Most of my pregnant patients tell me that they have conflicts with their partner at some point in their pregnancy and my response is to say that I would be shocked if they didn’t!
Pregnancy seems like the perfect set-up for misunderstandings, resentments, and miscommunication. There are many reasons why, which include the fact that you are pregnant and he/she isn’t, you are likely experiencing mood swings due to hormone fluctuations and he or she isn’t, you may well be experiencing unpleasant symptoms such as nausea/vomiting or fatigue and he or she isn’t, and you may feel out of control of your body and he or she isn’t.
Any time members of a couple have different experiences, it can lead to disagreements. Which is why pregnancy is a set-up for conflict. Here are some things you need to keep in mind in an effort to keep the peace.
Keeping the peace during pregnancy
1. Pregnancy is real for you, but not your partner. Your body feels different but your partner’s body remains the same. You are reminded constantly that you are expecting, but your partner isn’t. So in effect, your pregnancy is a concrete real phenomenon for you, but it is totally abstract for your partner, at least until you start showing and the baby’s kicks can be felt from the outside.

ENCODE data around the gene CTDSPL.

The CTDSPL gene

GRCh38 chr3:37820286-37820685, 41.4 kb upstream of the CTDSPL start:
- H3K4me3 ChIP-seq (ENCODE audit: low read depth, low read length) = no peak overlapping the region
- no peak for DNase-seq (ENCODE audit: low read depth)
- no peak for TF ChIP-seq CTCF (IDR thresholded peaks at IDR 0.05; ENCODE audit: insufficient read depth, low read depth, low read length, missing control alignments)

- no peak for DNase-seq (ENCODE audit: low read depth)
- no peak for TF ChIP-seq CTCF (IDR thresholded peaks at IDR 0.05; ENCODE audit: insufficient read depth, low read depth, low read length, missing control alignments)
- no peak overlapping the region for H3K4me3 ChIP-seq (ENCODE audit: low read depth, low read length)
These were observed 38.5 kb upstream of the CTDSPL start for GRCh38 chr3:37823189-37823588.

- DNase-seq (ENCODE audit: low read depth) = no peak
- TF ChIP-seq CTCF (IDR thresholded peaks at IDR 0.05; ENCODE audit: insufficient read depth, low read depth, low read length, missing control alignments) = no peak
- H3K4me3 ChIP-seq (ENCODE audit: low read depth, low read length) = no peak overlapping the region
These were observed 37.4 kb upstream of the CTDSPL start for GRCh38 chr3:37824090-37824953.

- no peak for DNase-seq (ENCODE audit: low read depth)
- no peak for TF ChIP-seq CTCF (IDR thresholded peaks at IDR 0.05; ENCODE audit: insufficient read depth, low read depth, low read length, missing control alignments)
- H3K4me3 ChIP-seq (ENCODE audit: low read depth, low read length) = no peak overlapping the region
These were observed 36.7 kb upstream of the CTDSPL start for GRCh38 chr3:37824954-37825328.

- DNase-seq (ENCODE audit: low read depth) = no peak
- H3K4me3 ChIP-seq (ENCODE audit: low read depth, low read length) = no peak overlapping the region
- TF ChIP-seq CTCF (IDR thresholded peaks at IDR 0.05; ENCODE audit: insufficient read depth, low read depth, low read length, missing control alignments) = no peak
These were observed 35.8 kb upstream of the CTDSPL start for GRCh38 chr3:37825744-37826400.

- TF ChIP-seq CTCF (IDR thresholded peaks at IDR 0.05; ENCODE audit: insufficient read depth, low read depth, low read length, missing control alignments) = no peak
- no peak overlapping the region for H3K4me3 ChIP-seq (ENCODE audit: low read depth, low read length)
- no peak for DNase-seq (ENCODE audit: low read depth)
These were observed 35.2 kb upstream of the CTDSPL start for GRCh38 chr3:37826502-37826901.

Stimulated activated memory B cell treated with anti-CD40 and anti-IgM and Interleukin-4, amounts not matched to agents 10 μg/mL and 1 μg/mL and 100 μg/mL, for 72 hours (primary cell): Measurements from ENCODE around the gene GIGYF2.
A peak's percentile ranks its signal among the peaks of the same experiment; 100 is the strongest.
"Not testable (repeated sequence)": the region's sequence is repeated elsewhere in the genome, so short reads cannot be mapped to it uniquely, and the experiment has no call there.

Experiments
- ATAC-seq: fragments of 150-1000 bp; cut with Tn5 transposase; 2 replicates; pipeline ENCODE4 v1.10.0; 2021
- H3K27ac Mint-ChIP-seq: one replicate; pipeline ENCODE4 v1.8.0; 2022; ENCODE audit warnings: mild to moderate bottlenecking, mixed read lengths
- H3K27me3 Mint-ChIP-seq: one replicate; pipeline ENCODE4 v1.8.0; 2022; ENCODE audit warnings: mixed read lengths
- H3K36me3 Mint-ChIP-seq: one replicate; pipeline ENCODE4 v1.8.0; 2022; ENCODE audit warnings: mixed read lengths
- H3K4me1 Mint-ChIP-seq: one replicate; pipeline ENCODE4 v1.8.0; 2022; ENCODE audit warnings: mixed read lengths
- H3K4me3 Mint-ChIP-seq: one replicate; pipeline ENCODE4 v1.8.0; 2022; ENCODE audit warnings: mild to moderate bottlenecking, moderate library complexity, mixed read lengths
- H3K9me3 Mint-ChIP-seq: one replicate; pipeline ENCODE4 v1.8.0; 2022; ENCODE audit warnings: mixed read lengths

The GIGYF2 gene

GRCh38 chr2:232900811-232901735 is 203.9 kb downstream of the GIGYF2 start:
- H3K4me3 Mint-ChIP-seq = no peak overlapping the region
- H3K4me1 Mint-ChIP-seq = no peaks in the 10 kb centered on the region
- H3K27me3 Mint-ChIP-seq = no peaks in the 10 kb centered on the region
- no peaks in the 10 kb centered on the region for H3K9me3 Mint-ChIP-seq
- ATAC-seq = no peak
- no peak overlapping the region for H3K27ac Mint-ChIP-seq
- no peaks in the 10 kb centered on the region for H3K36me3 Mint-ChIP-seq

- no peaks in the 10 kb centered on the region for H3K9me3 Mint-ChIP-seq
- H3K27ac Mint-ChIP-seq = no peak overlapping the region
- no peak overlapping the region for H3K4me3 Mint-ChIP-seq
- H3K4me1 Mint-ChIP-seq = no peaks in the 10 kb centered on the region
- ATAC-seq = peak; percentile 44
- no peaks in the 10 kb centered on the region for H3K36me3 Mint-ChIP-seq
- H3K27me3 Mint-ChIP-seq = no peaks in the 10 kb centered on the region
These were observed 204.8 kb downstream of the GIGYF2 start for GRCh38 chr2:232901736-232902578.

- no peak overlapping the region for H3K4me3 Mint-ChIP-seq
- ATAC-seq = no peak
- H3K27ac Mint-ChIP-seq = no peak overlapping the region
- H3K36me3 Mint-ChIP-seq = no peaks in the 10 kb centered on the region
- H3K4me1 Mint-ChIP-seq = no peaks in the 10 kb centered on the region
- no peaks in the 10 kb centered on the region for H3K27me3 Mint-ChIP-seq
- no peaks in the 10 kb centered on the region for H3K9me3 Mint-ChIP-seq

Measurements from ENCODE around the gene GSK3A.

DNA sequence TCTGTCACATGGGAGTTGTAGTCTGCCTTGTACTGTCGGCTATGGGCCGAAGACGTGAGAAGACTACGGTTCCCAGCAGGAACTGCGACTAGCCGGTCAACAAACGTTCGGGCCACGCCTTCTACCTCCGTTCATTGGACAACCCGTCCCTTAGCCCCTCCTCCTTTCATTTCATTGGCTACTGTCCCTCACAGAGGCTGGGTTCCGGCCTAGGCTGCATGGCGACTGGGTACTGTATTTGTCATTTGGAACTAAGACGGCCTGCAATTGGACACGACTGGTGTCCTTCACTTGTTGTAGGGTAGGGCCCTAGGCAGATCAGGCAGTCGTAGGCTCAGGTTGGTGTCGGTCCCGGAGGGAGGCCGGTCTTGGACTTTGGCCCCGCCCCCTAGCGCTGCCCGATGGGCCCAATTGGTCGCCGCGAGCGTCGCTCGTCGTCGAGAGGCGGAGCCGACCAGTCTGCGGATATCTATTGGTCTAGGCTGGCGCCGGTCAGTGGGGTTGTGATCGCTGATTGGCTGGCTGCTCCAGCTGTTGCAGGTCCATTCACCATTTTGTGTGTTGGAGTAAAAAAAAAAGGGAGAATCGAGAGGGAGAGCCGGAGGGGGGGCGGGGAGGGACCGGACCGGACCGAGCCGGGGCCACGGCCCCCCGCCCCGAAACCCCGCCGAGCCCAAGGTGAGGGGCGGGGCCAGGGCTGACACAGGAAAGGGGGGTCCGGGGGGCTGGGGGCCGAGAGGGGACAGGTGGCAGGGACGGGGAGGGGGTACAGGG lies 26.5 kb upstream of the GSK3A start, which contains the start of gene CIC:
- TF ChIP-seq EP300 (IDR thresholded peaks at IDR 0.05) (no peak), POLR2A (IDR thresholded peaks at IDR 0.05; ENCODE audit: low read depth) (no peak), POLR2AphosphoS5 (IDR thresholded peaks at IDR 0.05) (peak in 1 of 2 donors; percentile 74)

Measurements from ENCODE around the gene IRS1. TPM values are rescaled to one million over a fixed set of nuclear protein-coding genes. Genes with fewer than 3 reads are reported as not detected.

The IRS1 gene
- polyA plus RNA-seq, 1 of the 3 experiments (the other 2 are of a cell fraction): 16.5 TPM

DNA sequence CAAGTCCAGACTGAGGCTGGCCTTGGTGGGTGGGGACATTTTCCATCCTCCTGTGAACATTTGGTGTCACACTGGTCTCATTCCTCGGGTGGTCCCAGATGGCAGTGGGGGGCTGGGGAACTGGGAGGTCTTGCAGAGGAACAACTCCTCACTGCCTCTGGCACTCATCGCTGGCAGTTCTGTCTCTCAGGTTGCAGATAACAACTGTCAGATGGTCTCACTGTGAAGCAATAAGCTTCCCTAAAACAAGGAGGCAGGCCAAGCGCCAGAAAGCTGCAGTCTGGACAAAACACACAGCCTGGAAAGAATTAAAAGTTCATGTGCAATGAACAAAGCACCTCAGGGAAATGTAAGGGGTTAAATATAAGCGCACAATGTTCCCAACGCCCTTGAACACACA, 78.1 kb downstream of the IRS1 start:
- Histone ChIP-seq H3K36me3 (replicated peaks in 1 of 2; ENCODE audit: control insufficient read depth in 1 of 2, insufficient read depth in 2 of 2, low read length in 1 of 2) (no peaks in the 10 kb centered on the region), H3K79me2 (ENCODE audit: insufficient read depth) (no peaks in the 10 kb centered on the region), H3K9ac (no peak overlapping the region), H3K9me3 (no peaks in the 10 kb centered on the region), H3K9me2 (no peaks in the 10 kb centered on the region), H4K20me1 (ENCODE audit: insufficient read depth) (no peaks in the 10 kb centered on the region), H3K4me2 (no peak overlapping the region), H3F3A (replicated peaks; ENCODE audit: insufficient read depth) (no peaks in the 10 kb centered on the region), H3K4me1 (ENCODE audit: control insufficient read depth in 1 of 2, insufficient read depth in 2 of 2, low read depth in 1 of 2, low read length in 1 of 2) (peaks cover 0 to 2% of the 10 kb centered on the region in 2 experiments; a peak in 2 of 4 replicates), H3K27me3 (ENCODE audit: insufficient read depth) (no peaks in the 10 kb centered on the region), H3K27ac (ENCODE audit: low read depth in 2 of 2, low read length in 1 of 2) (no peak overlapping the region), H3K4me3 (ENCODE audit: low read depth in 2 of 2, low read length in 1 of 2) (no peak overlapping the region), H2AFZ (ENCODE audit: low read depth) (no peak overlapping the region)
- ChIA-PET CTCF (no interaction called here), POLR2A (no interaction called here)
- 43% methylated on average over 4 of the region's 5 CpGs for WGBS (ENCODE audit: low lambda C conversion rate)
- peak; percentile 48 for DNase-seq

2. Woman and men may have different concerns about the pregnancy. You may well be more focused on how you feel and the health of the baby, while your partner may worry more about the financial impact of a new baby.
3. Your partner might actually be feeling jealous. You are getting a lot of attention during your pregnancy and the baby will be your main focus once it is born. Your partner might well be worrying about his or her role in your life.
4. You might be experiencing resentment toward your partner. You have likely had to alter your health habits while pregnant, and he or she hasn’t. Although many partners initially promise to follow the same habits that you have to, many times those promises don’t last. It can be really frustrating to watch your partner order that cup of coffee you are craving, or down a couple of beers when hanging with friends.
Read more: Why pregnancy sex is so important
The solution to these challenges is to aim for effective communication. This is a great time for the two of you to learn how to talk when one or both of you are feeling upset or angry. The key is not to place blame on the other, but to feel safe in expressing why you are upset. So here is an example:
Situation: you are exhausted from working all day and there is no way you feel able to make dinner.
What not to say: I am tired, you aren’t, and so you have to make dinner for us both.
Suggested response: I am exhausted and know that you might be feeling tired as well, but would you mind making dinner for us tonight? If not, can we order a pizza or something easy?
You both want to focus on empathy, which means in effect trying to understand where your partner is coming from, how he or she is feeling, and why. Stay away from blame and should/have to statements.
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